Deputy Prime Minister Chrystia Freeland says Canadian companies need to shift critical supply lines home from overseas as the world prepares for a second wave of COVID-19.

“I think that one of the consequences of coronavirus is going to mean, for the economy, a shift from a sort of just-in-time, get-the-very-cheapest-input-possible model, to a model that puts a greater emphasis on resilience, puts a greater emphasis on supply chains that are closer to home,” Freeland said in an interview airing Saturday on the CBC’s ​The House.

The interview covered a range of topics, including a letter sent this week by a group of retired politicians and diplomats calling on the federal government to release Huawei executive Meng Wanzhou, who was arrested in December 2018 on a U.S. extradition warrant.

That letter argues Meng’s case is preventing Canada from defining and pursuing an effective foreign strategy with China. It also claims ending her extradition case could facilitate the release of Michael Kovrig and Michael Spavor, two Canadians arrested by Chinese authorities in what Canada says was an act of retaliation for Meng’s arrest.

“China has now openly admitted that the detention of the two Michaels is connected to the Meng case,” Freeland told The House, calling the imprisonment of the two men an act of “hostage diplomacy” by China.

Freeland said that if Canada were to release Meng in exchange for China freeing Kovrig and Spavor, it would send a signal “to every authoritarian regime out there” that the way to get what they want out of Canada is to “arbitrarily detain and arrest a couple of Canadians …

“I think that would be a terrible, dangerous precedent to set.”

Canada’s deteriorating relationship with China has threatened to interfere with its pandemic response. The superpower is a major supplier of goods to Canadian businesses — including the personal protective equipment (PPE) badly needed by medical personnel fighting COVID-19.

Freeland said making the country less reliant on overseas suppliers is a key part of the federal government’s approach as it prepares for future waves of COVID-19 infections.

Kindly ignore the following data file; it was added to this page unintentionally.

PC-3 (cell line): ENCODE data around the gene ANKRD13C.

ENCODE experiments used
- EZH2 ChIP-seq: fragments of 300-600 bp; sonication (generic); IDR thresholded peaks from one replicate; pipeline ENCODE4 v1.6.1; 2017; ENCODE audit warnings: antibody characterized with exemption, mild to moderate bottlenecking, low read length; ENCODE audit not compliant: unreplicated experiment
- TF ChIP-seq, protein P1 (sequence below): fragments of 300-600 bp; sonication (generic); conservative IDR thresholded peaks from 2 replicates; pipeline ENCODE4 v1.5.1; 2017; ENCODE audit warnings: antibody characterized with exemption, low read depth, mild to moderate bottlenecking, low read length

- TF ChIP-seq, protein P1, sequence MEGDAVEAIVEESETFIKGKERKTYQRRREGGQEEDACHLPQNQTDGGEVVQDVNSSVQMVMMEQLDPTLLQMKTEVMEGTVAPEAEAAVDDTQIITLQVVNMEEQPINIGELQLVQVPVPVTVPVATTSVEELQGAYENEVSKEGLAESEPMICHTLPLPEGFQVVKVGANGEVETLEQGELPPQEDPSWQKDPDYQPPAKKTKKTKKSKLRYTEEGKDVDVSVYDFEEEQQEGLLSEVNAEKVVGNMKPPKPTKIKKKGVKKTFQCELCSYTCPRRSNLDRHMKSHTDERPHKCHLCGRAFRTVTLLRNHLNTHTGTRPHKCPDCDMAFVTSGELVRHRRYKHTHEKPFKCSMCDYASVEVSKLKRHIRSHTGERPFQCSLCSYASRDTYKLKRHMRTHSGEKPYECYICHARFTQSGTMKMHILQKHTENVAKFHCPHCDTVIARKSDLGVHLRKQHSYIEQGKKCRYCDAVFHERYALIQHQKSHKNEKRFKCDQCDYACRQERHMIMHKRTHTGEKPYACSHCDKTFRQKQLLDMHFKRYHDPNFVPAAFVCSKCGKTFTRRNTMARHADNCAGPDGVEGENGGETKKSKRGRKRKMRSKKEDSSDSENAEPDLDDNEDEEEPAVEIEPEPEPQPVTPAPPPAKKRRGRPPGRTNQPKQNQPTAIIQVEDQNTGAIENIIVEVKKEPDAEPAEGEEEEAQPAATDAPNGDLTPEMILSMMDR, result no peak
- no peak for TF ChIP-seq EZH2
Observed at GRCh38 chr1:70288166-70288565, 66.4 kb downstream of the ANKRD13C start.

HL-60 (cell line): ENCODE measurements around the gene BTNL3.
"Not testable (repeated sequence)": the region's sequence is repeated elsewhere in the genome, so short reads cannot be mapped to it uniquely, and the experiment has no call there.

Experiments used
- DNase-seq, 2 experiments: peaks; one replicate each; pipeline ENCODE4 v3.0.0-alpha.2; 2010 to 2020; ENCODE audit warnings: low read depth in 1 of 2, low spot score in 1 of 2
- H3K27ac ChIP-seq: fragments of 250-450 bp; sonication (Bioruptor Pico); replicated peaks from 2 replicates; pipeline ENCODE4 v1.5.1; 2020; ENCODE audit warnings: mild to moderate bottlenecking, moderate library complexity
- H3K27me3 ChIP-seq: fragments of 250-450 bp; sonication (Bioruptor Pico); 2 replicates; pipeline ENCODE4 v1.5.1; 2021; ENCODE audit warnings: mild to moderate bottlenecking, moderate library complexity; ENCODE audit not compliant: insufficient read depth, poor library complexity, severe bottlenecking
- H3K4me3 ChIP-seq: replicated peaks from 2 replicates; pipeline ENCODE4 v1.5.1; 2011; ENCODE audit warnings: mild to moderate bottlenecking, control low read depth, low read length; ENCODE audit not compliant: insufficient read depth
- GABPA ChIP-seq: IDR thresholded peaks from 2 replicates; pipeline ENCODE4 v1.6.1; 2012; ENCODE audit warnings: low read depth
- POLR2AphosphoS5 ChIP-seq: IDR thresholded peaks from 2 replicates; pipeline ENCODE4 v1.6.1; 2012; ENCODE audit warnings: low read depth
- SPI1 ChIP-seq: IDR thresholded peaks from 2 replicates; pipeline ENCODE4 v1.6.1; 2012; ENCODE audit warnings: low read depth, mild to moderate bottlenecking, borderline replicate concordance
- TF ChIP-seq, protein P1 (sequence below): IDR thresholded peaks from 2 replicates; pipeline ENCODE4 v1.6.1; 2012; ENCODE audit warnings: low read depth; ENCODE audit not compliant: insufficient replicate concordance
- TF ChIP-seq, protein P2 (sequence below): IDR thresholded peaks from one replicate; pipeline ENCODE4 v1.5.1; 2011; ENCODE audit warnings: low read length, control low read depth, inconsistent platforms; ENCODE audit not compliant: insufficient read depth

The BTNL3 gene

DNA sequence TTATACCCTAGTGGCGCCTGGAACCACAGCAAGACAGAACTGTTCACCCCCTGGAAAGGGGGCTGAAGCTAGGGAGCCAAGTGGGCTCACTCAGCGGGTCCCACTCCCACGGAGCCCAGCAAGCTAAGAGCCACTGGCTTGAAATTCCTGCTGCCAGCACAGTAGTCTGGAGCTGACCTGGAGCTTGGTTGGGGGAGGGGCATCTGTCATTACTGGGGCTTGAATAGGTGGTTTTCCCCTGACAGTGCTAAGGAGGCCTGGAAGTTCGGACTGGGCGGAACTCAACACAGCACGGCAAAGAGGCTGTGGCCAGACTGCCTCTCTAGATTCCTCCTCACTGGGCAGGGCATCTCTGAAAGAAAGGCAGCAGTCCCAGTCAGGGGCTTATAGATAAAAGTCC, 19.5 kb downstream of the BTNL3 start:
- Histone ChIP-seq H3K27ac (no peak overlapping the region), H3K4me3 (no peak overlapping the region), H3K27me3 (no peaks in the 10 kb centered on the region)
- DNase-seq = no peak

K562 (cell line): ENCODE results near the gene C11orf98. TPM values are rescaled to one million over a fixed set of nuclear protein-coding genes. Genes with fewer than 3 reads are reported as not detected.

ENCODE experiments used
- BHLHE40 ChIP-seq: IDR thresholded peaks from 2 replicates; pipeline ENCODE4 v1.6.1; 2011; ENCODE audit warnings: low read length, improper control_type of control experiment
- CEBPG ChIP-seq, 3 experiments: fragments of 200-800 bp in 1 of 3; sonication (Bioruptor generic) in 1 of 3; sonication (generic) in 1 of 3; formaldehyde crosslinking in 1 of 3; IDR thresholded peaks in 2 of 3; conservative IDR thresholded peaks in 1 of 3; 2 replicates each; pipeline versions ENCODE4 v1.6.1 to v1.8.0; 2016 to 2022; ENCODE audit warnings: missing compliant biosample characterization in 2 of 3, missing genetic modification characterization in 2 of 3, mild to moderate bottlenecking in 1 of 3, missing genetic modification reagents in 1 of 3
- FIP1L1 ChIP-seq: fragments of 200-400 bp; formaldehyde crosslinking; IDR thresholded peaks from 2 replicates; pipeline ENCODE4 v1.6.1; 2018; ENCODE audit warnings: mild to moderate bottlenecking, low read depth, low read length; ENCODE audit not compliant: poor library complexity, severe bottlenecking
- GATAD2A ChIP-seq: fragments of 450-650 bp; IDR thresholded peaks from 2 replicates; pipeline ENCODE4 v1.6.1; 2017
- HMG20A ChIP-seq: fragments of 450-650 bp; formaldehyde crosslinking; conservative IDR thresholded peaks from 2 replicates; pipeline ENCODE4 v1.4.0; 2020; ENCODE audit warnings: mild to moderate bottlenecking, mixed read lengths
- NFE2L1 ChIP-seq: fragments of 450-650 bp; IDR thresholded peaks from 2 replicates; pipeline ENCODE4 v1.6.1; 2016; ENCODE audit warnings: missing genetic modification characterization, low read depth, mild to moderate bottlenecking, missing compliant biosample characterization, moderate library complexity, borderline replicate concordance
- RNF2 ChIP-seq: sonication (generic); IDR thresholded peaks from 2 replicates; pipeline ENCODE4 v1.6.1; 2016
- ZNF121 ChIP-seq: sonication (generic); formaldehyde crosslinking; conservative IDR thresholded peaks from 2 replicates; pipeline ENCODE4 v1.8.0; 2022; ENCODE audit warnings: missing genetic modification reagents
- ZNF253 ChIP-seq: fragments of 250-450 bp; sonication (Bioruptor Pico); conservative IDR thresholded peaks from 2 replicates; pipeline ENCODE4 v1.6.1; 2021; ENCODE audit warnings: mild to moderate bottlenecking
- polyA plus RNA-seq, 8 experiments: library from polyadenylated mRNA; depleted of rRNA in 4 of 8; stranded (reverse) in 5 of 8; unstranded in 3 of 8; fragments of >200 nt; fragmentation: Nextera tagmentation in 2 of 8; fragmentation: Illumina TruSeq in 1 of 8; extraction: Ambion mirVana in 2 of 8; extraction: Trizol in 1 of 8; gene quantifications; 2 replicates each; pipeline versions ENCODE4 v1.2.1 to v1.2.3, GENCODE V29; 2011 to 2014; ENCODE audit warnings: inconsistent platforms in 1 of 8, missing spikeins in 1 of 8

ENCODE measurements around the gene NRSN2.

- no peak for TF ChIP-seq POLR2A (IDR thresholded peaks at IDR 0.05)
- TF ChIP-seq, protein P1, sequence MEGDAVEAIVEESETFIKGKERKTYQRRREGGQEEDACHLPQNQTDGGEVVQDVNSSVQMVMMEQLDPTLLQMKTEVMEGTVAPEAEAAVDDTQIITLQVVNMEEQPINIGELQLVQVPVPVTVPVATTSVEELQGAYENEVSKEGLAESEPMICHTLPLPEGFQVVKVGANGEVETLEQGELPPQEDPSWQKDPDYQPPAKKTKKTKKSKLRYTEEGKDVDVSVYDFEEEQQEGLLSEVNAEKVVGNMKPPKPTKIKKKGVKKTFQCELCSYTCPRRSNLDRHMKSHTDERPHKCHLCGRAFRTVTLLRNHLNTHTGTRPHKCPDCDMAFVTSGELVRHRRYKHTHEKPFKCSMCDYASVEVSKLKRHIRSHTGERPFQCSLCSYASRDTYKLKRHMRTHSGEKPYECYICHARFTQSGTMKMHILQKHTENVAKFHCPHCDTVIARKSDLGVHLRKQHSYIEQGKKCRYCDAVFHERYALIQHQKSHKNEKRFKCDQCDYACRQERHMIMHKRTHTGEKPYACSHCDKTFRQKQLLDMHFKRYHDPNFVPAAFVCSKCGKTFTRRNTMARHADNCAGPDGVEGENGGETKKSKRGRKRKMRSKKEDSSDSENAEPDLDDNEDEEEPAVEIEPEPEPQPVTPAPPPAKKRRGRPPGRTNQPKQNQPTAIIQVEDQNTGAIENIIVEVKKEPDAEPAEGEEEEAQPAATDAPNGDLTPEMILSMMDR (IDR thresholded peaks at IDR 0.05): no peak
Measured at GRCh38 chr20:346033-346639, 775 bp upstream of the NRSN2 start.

That message mirrors a warning Perrin Beatty, president of the Canadian Chamber of Commerce, delivered in April when he called on Canadian manufacturers to switch from “just in time” to “just in case” deliveries of key supplies.

He argued that keeping stockpiles handy would serve as a hedge against future calamities while creating jobs in Canada.

Back in the spring, the global stampede to secure supplies of key protective medical equipment like masks, face shields and gloves laid bare the fragility of just-in-time supply lines in an emergency. The federal government, working with the provinces, has moved aggressively to increase domestic production of PPE.

At a news availability Friday at an Ottawa brewery which is now producing hand sanitizer, Prime Minister Justin Trudeau said Canada is close to closing its PPE gap.

“We’re now getting to a place where we’re close to self-sufficient on (PPE) and able to turn that around and share with the world, particularly the developing world,” he said.

Convincing major Canadian manufacturers to lean more on domestic supply chains — rather than on material produced more cheaply overseas — represents a new type of challenge for the federal government, even as the new North American trade deal officially kicks in on Canada Day.

While she acknowledged that the pandemic exposed significant weaknesses, Freeland told ​The House​ that Canada will continue to depend on and promote global trade deals.

“But I do think this is a moment for us to also be thinking more than ever about the value of resilience here in our own country,” she said. “And that’s one of the reasons … as we get ready for further coronavirus outbreaks, that we’ve been putting such an emphasis on made-in-Canada production.”

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